The House

Do you have any of those fleeting, pixelated memories from very early childhood, which you’ve not necessarily been able to place into the context of anything else?

I have a vivid one in which I’m stood in the doorway of my grandparents’ house in August 1989 (I only know the date because my mum has kept a family diary for decades). I’m saying goodbye to some relatives as they leave a family party. I remember it because I heard the word, “fortnight” for the first time. Through a wound down car window, they said they’d see us in a fortnight, as they drove away in their beige car. It made me think about forks and knights, and I needed my siblings to explain its real meaning. There are many other memories – all just as fleeting and fragmented as that one – from that particular house, and they always seem so mysterious and magical. Maybe just because the wider detail, and explanations, are missing.

Over thirty years later I often walk past the same house, and from the outside it looks exactly the same as it did then. The same front door. The same lion-shaped door knocker. Same bricks, same roof.

I expect, and want, to be able to ring the doorbell and be embraced by my grandad – still in his ’70’s – and a plume of sweet tobacco smoke from his pipe. Behind him, I expect to see puffy maroon sofas, wooden cabinets stacked with crystal sherry glasses and toby jugs, and pale green lampshades with tassels on the end that I can jiggle between my thumb and forefinger. I expect to smell a joint of meat being roasted in an oven.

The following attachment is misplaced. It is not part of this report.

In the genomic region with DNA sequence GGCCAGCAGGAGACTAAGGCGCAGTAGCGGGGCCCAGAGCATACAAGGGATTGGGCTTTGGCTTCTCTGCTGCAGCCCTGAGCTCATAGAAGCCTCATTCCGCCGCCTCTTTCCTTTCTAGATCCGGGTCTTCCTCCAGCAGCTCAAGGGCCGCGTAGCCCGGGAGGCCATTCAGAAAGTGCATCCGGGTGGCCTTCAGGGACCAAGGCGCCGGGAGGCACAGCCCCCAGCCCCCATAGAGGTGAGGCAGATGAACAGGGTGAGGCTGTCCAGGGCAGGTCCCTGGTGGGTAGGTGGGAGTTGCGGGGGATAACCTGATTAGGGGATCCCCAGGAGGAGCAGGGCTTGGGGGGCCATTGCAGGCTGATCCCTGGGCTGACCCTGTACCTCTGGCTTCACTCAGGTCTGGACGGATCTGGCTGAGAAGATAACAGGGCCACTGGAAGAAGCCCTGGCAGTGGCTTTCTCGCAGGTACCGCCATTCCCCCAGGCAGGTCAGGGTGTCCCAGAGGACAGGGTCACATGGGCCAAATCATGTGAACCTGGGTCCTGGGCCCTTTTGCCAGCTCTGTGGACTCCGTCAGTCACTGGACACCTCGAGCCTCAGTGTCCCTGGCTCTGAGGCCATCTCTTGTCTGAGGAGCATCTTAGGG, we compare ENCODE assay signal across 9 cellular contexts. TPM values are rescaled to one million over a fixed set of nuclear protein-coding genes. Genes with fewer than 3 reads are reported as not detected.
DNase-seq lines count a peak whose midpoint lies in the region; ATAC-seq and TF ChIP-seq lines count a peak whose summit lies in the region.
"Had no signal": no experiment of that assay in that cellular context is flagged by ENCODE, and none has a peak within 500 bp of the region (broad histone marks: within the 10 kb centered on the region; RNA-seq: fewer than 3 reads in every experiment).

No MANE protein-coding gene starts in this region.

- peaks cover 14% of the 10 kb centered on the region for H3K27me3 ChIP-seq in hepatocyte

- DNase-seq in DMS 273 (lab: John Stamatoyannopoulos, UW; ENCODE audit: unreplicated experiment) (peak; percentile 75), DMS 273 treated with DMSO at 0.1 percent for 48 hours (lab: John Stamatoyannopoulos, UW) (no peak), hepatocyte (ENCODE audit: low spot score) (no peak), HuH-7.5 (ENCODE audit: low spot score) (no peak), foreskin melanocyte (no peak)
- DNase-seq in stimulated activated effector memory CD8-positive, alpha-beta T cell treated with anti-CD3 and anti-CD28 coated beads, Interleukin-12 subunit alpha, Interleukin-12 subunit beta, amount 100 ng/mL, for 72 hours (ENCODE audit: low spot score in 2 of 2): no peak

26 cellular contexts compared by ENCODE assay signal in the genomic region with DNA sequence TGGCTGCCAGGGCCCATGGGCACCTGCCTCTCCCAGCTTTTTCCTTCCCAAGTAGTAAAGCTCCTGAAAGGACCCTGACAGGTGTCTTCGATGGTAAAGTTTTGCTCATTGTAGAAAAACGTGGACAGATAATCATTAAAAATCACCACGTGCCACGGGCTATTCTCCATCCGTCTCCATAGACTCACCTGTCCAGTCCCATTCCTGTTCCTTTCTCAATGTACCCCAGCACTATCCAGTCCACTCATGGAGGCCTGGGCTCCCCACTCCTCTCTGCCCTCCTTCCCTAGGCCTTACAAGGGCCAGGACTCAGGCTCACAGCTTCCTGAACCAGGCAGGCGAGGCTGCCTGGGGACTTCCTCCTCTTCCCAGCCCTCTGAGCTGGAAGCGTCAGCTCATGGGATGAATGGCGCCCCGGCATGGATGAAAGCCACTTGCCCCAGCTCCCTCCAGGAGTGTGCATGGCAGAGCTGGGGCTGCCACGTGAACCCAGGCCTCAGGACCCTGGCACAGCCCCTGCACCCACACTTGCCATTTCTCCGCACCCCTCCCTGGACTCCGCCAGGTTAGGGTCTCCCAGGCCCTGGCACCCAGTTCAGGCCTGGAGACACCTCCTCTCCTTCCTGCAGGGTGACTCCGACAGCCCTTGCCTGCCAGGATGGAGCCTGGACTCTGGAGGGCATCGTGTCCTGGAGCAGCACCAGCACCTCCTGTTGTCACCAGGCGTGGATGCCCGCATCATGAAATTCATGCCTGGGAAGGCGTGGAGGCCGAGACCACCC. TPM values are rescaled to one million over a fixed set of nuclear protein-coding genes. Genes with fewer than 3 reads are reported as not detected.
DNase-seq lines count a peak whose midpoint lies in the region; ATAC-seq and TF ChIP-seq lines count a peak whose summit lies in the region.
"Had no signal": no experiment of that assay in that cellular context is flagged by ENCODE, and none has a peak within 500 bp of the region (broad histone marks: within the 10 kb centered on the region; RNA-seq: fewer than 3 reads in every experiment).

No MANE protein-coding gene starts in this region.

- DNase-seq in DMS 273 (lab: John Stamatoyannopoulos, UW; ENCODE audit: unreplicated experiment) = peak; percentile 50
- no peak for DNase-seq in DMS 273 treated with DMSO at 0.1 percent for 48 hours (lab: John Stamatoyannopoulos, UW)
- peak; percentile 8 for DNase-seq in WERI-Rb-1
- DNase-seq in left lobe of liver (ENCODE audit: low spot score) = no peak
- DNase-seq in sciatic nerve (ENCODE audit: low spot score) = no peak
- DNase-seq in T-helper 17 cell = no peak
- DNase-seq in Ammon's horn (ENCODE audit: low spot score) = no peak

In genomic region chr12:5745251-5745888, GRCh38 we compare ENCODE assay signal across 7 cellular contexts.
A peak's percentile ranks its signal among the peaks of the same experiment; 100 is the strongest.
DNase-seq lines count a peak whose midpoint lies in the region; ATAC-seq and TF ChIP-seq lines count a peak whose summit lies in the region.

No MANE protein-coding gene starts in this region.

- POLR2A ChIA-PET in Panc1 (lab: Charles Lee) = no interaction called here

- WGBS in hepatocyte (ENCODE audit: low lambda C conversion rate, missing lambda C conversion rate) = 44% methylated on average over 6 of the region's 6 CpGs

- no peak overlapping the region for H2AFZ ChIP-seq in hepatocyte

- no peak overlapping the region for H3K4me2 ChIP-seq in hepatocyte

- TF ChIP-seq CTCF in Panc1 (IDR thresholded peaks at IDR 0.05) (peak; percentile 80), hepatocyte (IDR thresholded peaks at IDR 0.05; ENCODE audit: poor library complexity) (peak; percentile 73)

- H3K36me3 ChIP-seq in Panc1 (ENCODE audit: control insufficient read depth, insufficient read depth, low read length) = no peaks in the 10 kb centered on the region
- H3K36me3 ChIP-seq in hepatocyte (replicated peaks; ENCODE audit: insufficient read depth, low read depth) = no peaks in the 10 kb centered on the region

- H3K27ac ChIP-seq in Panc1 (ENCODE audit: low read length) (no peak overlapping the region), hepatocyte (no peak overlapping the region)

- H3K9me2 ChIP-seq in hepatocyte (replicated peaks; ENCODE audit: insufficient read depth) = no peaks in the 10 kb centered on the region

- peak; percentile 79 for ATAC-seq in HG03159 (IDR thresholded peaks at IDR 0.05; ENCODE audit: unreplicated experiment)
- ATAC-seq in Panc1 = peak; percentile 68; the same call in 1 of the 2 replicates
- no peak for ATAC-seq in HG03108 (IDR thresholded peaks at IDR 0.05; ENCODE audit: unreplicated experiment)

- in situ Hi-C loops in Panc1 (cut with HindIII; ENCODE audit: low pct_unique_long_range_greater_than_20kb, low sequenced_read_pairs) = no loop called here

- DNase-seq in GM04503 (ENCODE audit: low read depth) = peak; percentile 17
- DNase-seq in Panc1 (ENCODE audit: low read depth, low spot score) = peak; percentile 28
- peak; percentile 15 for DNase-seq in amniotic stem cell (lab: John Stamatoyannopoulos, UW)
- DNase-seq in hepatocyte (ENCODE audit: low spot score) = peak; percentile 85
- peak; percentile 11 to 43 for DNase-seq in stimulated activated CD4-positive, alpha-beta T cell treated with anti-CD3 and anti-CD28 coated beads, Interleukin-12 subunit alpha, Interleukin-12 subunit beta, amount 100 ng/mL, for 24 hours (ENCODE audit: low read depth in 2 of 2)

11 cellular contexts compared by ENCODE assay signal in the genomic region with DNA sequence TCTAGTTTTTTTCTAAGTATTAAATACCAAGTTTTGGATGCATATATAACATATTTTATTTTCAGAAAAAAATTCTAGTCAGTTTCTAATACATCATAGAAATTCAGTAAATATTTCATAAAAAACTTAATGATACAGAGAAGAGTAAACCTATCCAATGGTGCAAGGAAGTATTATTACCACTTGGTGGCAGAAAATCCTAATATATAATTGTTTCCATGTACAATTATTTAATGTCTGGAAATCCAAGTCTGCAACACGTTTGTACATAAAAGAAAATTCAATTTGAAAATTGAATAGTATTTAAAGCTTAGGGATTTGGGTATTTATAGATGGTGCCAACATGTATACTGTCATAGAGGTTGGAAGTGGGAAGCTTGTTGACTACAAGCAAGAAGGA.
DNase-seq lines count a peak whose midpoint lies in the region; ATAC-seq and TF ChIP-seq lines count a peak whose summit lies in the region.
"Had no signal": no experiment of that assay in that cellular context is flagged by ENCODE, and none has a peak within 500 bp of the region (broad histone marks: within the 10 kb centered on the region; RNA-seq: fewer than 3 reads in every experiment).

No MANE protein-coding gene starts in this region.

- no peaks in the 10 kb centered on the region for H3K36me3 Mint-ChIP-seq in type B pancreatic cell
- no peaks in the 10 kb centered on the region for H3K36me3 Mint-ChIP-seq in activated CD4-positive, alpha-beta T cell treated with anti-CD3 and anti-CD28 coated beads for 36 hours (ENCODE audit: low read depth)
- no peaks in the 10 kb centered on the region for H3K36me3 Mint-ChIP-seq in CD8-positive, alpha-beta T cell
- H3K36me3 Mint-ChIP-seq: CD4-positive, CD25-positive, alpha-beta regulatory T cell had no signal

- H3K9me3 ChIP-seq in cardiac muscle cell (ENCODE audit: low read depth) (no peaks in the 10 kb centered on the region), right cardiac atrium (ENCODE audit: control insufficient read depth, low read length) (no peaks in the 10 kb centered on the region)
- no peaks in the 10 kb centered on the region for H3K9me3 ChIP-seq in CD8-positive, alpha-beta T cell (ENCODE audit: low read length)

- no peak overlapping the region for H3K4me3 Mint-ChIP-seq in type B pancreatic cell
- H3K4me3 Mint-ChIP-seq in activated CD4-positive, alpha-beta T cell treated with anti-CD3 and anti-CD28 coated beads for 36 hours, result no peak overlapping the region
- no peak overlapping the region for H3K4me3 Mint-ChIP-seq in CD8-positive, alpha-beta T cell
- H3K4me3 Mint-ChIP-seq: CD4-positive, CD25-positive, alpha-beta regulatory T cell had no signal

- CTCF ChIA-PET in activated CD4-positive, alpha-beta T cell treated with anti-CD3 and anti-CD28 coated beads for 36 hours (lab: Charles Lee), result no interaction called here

But I won’t, because it’s 2021 and somebody else lives there now, and they probably wouldn’t take too kindly to a random 35-year old woman knocking on the door expecting to find 1989, turquoise walls, a cream cake, and some relatives who left us a long time ago.

Plus, I need to hurry home and send an e-mail about an urgent matter. One which I doubt I’ll be recalling within a pixelated memory in thirty-two years time. And what time does Morrisons close during the week?

Time is a very, very strange thing. I am always pretty mesmerised by old buildings such as this. Those which have seen so much, and changed so little, plonked within a society that zips along and changes so frequently by contrast.

They’re building more and more new houses here in Faversham. But I’m glad they’re keeping the old ones too.

What buildings make you feel this way?

A beautiful drawing by my very talented mother

Song of the Day: Smashing Pumpkins – Beautiful

My challenge to you is to listen to this song and not fall absolutely in love with it. Beautiful by name, stunning by nature. It’s the final minute of the song and it’ll do things to you. And even if you’re not a massive SP fan (I’m not) you’ll be so thankful this band exists.

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